Michael Wilbon Dusts Off Old "D.C. is a Second-Rate Sports Town" Take


Michael Wilbon has lived in the Washington D.C. area for 38 years. For most of this time he penned columns about sports for the Post. In all that time the local fans never managed to prove to him that D.C. is a real sports town. In 2012, he famously got in a spat with Dan Steinberg after writing that the nation’s capital “doesn’t compare” to other big markets.

"“No, it’s terrible,” Wilbon wrote in an issue of ESPN the Magazine. “It’s not even close to New York, Philly, Chicago, Detroit, Boston, LA. It’s last….It’s because people don’t call this home, really. They still call somewhere else home. I’ve been here 32 years, and I still barely call it home….”"

Deadspin’s Drew Magary wrote the definitive rebuttal piece at the time and, friends, I regret to inform you that is once again relevant thanks to Wilbon’s comments on Pardon the Interruption. The venerable journalist and celebrity gadfly is up to his own tricks, calling D.C. a “minor league” town in the wake of — squints — fans celebrating the Capitals series victory over the Pittsburgh Penguins.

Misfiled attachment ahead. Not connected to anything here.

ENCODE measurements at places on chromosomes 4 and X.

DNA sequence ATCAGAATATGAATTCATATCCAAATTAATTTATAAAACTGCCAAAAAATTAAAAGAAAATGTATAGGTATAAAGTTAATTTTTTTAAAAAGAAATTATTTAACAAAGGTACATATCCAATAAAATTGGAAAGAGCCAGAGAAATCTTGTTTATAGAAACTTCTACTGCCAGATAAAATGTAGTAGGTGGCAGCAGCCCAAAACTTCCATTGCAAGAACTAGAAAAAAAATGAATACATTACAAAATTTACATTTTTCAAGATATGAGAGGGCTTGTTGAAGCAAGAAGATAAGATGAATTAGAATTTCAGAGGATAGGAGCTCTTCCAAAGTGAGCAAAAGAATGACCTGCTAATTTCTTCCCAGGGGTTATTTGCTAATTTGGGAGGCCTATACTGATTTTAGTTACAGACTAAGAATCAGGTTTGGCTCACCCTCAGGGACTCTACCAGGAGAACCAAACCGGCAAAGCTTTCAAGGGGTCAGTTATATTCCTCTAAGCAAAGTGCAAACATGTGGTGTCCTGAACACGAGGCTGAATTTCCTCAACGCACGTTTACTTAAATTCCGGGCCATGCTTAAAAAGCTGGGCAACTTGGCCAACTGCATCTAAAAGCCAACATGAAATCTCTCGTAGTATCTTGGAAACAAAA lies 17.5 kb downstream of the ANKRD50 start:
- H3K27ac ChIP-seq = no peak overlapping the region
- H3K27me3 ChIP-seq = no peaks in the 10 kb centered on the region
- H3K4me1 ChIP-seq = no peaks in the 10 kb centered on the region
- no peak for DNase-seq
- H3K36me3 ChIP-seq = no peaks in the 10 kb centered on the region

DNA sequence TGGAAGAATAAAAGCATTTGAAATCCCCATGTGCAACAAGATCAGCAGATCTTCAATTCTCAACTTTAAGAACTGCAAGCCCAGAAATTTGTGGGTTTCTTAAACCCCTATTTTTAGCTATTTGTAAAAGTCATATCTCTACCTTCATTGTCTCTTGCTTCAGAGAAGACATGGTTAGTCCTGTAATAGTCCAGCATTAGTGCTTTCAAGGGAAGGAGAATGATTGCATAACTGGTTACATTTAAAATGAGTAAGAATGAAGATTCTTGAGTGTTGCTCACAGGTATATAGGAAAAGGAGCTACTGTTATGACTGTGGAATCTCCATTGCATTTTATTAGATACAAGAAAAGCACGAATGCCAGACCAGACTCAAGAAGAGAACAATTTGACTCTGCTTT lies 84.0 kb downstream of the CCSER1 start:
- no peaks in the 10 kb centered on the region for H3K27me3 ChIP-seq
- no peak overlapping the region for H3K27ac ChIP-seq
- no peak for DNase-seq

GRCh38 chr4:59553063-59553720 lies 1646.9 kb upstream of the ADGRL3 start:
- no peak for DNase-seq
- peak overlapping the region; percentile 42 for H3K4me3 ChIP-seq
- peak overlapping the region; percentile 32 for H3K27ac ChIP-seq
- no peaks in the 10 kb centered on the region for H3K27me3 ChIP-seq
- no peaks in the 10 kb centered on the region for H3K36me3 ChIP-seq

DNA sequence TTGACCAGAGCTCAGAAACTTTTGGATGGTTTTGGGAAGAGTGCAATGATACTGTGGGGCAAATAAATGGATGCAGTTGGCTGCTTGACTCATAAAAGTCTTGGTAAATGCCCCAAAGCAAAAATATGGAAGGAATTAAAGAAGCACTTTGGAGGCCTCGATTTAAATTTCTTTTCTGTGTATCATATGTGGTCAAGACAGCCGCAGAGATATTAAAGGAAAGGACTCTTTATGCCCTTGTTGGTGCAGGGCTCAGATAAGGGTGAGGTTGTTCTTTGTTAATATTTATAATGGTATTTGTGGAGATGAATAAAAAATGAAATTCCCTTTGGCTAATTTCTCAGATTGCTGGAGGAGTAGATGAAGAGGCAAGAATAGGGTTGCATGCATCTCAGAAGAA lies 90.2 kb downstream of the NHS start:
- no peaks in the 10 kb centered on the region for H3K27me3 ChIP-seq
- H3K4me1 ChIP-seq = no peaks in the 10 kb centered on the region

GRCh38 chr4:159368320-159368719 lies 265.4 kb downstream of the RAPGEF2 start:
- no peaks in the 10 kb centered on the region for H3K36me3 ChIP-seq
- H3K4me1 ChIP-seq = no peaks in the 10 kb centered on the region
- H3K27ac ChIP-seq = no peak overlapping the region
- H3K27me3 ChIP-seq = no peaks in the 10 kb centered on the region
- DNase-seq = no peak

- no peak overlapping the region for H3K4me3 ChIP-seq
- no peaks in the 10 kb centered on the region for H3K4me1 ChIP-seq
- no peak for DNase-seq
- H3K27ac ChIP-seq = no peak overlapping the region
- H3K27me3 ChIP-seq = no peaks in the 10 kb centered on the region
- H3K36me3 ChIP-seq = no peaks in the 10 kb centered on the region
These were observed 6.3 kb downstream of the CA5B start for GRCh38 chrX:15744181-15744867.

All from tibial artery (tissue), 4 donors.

The Capitals had lost 10 out of 11 playoff matchups against the Penguins
with the only prior win coming in 1994. Alex Ovechkin, a future Hall of
Famer, had never before reached the conference finals. Add this frustration to the playoff failure of the Wizards and Nationals, and one understands that part of the jubilation is born out of relief.

Obviously, the Caps’ work is not done. Anything less than a Stanley Cup will be a disappointment. But if fans aren’t allowed to be happy when their teams achieve stepping-stone success hopefully en route to the ultimate prize, what’s the point? Aren’t sports supposed to be fun?

It’s quite rich, too, that Wilbon has previously mentioned Philadelphia as a beacon of true and good sports townsmanship. This is a city that treated the Sixers making the playoffs like a damn title. He also points to Detroit, which I can assure you would shut down if the Lions were to win even a wild-card playoff game.

Perhaps the reasons Wilbon “gets in trouble” when he derides D.C. as a sports town are obvious. People don’t like being talked down to and they don’t like being told not to enjoy something they enjoy — especially if the supporting reasons are dubious. But, hey, he’s lived there for almost four decades so he surely has his finger on the local pulse.